Kathryn Hunt is a displaced Maritimer who first arrived in Ottawa 15 years ago. A published poet and freelance writer, Kate blogs, performs and talks the city’s budding literary scene at every opportunity! She also enjoys cycling and rock-climbing in her spare time.
For a lot of people, there’s something deeply satisfying about browsing through tables loaded with stuff you just can’t find anywhere else. There’s just something cool about it: you think of flipping through vinyl at a record store looking for that rare find, or being part of the ‘in crowd’ before the rest of the world catches on to the next big thing.
And then there are people who love small presses because, face it, almost every writer starts in a small magazine, or with a chapbook, or even by publishing themselves. (For example, H.P. Lovecraft, the famed horror writer and author of The Call of Cthulhu, was a prolific self-publisher of small press chapbooks, newspapers and journals, under a multitude of pen names.) All those different forms of the small-to-micro-press lover will be in attendance at the fall edition of the Ottawa Small Press Fair on November 5.
Started in 1994 by Ottawa poet rob mclennan and his colleague James Spyker, the Small Press Fair has evolved and grown over the last 17 years. Spyker is no longer involved with the fair, but it has been faithfully nurtured by mclennan and has steadily grown in popularity. As a university poet many (many) moons ago, I remember bringing the hand-photocopied and stapled books I’d produced for the Carleton English Literature Society to the fair, and later attending with Dusty Owl Press: our biggest publication was the novella Tattoo This Madness In, by Montreal writer Daniel Allen Cox, who went on to garner nominations for the Lambda Award for his novels Krakow Melt and Shuck, and for the ReLit Award for Shuck. Which just goes to show, you never know what future award winner’s work may be on the tables at the small press fair.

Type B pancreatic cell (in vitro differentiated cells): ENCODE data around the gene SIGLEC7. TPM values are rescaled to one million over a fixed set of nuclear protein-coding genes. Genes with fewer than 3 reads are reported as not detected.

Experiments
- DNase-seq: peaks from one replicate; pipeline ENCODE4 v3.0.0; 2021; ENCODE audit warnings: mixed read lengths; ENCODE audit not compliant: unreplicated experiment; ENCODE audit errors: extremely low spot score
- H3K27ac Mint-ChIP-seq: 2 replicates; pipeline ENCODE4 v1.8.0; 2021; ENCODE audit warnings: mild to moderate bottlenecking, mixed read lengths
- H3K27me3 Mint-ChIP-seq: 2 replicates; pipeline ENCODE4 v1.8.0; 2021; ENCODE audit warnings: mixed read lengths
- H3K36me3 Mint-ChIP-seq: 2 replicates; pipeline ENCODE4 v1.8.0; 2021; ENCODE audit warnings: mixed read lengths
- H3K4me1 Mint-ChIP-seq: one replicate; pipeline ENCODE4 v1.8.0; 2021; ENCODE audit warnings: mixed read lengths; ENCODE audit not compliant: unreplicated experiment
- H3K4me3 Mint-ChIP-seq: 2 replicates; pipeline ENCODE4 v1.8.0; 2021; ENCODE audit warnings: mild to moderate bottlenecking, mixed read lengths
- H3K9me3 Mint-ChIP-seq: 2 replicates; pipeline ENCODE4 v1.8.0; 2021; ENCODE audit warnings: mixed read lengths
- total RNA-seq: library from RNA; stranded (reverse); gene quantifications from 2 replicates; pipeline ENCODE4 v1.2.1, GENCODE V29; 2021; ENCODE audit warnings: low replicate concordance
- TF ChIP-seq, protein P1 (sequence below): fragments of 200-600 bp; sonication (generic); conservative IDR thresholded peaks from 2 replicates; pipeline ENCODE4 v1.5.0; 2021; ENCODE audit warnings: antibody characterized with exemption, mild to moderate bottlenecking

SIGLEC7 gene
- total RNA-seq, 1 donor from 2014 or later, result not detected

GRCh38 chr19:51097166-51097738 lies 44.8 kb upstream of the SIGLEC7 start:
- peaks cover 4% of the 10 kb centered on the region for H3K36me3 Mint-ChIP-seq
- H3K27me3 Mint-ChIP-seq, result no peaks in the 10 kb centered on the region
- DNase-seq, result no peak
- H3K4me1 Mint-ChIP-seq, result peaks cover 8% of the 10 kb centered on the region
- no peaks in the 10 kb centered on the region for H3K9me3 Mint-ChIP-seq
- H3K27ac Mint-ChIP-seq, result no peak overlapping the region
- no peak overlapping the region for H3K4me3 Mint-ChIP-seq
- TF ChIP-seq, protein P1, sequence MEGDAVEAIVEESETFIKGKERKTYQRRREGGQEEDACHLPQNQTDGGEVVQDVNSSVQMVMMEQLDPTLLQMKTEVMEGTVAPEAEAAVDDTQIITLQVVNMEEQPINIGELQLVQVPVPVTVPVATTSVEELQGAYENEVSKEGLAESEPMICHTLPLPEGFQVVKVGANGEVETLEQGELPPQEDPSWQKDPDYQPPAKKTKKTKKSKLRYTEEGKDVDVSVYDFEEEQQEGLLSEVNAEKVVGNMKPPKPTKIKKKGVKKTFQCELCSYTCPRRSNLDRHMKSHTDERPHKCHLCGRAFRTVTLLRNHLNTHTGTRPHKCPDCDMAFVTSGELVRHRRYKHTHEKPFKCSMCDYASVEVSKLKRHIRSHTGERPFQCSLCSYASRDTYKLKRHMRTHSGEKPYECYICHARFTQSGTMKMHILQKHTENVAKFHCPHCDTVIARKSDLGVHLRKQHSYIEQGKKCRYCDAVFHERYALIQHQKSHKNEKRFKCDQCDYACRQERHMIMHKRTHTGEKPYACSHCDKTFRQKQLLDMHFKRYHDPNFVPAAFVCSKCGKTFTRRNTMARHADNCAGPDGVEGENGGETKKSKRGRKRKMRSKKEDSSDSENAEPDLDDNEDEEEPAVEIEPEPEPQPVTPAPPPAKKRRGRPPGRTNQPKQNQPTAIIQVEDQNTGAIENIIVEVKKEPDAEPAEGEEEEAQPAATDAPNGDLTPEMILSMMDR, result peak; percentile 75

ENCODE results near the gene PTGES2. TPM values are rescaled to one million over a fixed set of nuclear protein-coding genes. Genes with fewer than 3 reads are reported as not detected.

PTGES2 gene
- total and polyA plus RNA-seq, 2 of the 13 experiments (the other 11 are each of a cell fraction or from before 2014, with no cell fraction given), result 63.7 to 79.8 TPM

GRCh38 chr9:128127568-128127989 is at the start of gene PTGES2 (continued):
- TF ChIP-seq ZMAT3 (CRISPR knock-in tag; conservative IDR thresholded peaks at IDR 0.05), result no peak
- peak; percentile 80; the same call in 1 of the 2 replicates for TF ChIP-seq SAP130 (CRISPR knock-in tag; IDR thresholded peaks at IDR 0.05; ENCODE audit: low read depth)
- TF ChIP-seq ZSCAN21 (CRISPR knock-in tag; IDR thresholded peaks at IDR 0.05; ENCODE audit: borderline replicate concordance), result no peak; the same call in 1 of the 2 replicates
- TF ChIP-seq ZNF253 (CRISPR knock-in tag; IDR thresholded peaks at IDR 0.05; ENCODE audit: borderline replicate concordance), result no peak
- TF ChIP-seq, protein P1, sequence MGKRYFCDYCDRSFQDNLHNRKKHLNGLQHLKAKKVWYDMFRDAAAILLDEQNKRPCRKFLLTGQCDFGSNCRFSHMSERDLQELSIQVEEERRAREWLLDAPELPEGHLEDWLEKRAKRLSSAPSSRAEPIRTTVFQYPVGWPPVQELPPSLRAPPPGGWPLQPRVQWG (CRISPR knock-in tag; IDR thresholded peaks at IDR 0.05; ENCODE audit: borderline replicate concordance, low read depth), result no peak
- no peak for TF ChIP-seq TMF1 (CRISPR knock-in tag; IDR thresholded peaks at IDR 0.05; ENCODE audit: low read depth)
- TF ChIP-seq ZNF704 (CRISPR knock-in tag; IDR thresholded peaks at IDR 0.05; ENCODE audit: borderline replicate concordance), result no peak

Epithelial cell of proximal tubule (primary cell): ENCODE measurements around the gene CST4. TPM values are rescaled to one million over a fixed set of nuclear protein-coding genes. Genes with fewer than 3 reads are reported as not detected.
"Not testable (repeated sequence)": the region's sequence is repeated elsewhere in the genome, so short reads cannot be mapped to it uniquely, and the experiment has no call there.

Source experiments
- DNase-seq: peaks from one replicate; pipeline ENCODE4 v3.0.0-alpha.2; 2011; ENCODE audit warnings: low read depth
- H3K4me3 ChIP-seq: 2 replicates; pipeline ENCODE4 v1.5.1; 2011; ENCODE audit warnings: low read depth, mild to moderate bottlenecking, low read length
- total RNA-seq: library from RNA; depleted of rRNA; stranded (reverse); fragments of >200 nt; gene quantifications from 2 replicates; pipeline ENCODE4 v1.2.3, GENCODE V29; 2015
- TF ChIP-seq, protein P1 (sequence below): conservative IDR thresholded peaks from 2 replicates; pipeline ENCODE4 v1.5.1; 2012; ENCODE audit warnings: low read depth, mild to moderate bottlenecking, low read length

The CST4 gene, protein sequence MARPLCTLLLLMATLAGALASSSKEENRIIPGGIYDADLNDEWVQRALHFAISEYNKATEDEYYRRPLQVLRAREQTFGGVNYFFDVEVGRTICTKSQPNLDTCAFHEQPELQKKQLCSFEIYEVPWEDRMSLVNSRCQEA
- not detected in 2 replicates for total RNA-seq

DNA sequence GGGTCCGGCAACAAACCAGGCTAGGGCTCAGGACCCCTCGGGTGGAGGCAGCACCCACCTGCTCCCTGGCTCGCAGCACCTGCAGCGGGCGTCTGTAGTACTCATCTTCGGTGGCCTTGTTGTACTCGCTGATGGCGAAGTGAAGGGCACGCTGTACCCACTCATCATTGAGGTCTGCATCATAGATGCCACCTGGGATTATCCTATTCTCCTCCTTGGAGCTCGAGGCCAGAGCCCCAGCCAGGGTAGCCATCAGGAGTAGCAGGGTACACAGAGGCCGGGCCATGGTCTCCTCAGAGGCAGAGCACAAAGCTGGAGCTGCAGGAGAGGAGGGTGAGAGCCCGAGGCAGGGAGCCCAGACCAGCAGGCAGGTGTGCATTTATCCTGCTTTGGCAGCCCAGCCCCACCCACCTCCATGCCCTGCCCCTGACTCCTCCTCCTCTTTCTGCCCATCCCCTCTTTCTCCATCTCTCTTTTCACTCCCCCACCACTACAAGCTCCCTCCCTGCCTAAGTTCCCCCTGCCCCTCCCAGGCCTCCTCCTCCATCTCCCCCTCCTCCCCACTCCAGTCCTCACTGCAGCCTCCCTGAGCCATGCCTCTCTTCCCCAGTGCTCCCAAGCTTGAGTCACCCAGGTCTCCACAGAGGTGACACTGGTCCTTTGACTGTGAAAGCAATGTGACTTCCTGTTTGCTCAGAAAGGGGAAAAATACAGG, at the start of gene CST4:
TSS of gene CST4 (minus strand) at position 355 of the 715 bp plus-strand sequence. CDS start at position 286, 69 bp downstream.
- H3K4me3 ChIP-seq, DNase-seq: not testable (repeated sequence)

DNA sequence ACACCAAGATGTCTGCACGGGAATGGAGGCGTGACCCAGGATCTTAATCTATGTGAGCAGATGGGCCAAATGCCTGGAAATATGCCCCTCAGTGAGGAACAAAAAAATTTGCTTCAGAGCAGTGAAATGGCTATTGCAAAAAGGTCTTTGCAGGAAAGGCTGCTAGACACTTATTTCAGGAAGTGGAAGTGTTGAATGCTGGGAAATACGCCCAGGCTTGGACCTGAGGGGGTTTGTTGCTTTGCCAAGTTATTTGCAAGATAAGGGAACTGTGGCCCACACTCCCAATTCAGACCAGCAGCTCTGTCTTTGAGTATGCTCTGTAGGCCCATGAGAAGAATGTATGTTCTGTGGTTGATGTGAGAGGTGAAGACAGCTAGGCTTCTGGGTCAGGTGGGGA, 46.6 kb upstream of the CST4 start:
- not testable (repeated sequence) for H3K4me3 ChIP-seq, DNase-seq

The fair usually contains exhibitors with poetry books, novels, cookbooks, posters, t-shirts, graphic novels, comic books, magazines, scraps of paper, gum-ball machines with poems, 2x4s with text, etc; vendors at previous events have included Bywords, Dusty Owl, Chaudiere Books, above/ground press, Room 302 Books, The Puritan, The Ottawa Arts Review, Buschek Books, The Grunge Papers, Broken Jaw Press, BookThug, Proper Tales Press, and others. It’s a great place to pick up brand-new literature at a bargain price, to discover your new favorite local artist, and to meet others in the literary community. Besides, you get to poke through piles of bleeding-edge, cool, local writing!
The small press fair’s fall edition will be held on November 5 at the Jack Purcell Community Centre, room 203, on Jack Purcell Lane (just off Elgin Street), from 11:00 to 5:00 pm. (And if you stick around till 5:00, there’s usually a traditional mass-exodus to the James Street Pub for drinks and bookish conversation afterward.)
Sounds like a perfect sale for a beautiful fall Saturday. Why not make weekend plans the priority for the start of the week? Thanks for sharing, Kate!